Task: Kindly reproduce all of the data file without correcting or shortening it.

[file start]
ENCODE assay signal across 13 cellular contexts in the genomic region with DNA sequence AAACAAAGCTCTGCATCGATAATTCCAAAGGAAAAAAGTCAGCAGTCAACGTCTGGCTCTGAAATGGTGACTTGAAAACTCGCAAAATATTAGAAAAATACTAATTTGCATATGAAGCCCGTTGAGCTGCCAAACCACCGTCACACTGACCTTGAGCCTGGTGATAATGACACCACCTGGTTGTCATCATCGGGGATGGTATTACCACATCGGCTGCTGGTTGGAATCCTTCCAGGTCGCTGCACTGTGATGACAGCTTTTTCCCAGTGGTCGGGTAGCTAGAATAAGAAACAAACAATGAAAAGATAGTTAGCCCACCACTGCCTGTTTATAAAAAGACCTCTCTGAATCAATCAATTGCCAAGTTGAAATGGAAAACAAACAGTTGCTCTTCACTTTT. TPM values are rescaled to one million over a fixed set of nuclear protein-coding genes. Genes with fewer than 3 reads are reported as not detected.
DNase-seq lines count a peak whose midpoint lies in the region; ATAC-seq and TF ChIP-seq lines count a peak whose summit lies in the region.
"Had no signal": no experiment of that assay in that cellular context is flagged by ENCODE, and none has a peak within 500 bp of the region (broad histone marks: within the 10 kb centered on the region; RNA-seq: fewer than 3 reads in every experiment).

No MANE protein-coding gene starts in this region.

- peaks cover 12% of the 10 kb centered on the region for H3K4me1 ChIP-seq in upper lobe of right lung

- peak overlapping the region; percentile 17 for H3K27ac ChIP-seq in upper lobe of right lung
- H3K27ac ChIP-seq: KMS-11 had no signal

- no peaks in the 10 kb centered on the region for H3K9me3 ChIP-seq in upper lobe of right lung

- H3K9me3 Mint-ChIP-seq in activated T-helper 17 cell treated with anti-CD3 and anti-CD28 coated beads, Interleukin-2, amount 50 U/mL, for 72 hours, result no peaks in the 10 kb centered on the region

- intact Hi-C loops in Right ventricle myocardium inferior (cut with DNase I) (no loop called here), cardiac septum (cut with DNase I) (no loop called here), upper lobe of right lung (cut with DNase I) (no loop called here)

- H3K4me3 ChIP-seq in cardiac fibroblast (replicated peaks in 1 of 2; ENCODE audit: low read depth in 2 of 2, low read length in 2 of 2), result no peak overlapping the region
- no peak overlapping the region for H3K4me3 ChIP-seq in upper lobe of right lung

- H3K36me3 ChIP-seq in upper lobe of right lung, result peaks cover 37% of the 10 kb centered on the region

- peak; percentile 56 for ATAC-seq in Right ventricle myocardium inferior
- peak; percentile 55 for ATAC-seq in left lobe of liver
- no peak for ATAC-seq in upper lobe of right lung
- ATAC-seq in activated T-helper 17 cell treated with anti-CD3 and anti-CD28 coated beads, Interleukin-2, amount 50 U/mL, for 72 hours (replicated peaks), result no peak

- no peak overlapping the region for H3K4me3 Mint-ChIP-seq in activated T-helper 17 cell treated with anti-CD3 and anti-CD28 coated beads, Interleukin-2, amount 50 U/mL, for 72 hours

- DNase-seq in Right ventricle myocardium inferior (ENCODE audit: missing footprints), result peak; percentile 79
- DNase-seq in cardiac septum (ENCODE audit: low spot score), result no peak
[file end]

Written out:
ENCODE assay signal across 13 cellular contexts in the genomic region with DNA sequence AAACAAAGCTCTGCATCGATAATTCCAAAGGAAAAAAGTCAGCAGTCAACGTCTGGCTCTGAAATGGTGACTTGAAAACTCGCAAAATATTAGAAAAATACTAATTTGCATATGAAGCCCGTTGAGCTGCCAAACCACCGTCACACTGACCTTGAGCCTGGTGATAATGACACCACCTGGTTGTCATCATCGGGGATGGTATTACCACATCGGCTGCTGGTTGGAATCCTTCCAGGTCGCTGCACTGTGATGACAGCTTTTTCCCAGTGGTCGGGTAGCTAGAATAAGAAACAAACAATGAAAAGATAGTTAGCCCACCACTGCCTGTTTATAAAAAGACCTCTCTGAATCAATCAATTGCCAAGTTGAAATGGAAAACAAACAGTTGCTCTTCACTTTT. TPM values are rescaled to one million over a fixed set of nuclear protein-coding genes. Genes with fewer than 3 reads are reported as not detected.
DNase-seq lines count a peak whose midpoint lies in the region; ATAC-seq and TF ChIP-seq lines count a peak whose summit lies in the region.
"Had no signal": no experiment of that assay in that cellular context is flagged by ENCODE, and none has a peak within 500 bp of the region (broad histone marks: within the 10 kb centered on the region; RNA-seq: fewer than 3 reads in every experiment).

No MANE protein-coding gene starts in this region.

- peaks cover 12% of the 10 kb centered on the region for H3K4me1 ChIP-seq in upper lobe of right lung

- peak overlapping the region; percentile 17 for H3K27ac ChIP-seq in upper lobe of right lung
- H3K27ac ChIP-seq: KMS-11 had no signal

- no peaks in the 10 kb centered on the region for H3K9me3 ChIP-seq in upper lobe of right lung

- H3K9me3 Mint-ChIP-seq in activated T-helper 17 cell treated with anti-CD3 and anti-CD28 coated beads, Interleukin-2, amount 50 U/mL, for 72 hours, result no peaks in the 10 kb centered on the region

- intact Hi-C loops in Right ventricle myocardium inferior (cut with DNase I) (no loop called here), cardiac septum (cut with DNase I) (no loop called here), upper lobe of right lung (cut with DNase I) (no loop called here)

- H3K4me3 ChIP-seq in cardiac fibroblast (replicated peaks in 1 of 2; ENCODE audit: low read depth in 2 of 2, low read length in 2 of 2), result no peak overlapping the region
- no peak overlapping the region for H3K4me3 ChIP-seq in upper lobe of right lung

- H3K36me3 ChIP-seq in upper lobe of right lung, result peaks cover 37% of the 10 kb centered on the region

- peak; percentile 56 for ATAC-seq in Right ventricle myocardium inferior
- peak; percentile 55 for ATAC-seq in left lobe of liver
- no peak for ATAC-seq in upper lobe of right lung
- ATAC-seq in activated T-helper 17 cell treated with anti-CD3 and anti-CD28 coated beads, Interleukin-2, amount 50 U/mL, for 72 hours (replicated peaks), result no peak

- no peak overlapping the region for H3K4me3 Mint-ChIP-seq in activated T-helper 17 cell treated with anti-CD3 and anti-CD28 coated beads, Interleukin-2, amount 50 U/mL, for 72 hours

- DNase-seq in Right ventricle myocardium inferior (ENCODE audit: missing footprints), result peak; percentile 79
- DNase-seq in cardiac septum (ENCODE audit: low spot score), result no peak